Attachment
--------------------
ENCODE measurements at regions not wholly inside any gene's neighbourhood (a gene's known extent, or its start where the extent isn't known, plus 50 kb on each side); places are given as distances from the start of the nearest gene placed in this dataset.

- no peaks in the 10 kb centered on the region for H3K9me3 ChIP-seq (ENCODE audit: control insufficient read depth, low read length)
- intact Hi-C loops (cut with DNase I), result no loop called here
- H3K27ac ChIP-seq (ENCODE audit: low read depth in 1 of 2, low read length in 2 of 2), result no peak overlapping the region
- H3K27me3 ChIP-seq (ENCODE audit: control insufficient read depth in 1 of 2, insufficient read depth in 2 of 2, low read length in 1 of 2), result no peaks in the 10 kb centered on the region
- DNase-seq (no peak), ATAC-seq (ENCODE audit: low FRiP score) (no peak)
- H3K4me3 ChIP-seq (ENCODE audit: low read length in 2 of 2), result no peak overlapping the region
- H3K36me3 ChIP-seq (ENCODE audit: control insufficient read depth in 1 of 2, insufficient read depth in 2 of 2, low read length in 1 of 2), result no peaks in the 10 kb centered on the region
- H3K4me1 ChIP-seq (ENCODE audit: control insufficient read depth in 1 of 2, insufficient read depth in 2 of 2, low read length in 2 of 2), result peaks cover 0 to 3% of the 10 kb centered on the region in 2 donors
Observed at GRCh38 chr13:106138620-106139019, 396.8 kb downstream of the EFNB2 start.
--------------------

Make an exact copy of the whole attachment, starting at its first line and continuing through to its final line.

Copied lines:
ENCODE measurements at regions not wholly inside any gene's neighbourhood (a gene's known extent, or its start where the extent isn't known, plus 50 kb on each side); places are given as distances from the start of the nearest gene placed in this dataset.

- no peaks in the 10 kb centered on the region for H3K9me3 ChIP-seq (ENCODE audit: control insufficient read depth, low read length)
- intact Hi-C loops (cut with DNase I), result no loop called here
- H3K27ac ChIP-seq (ENCODE audit: low read depth in 1 of 2, low read length in 2 of 2), result no peak overlapping the region
- H3K27me3 ChIP-seq (ENCODE audit: control insufficient read depth in 1 of 2, insufficient read depth in 2 of 2, low read length in 1 of 2), result no peaks in the 10 kb centered on the region
- DNase-seq (no peak), ATAC-seq (ENCODE audit: low FRiP score) (no peak)
- H3K4me3 ChIP-seq (ENCODE audit: low read length in 2 of 2), result no peak overlapping the region
- H3K36me3 ChIP-seq (ENCODE audit: control insufficient read depth in 1 of 2, insufficient read depth in 2 of 2, low read length in 1 of 2), result no peaks in the 10 kb centered on the region
- H3K4me1 ChIP-seq (ENCODE audit: control insufficient read depth in 1 of 2, insufficient read depth in 2 of 2, low read length in 2 of 2), result peaks cover 0 to 3% of the 10 kb centered on the region in 2 donors
Observed at GRCh38 chr13:106138620-106139019, 396.8 kb downstream of the EFNB2 start.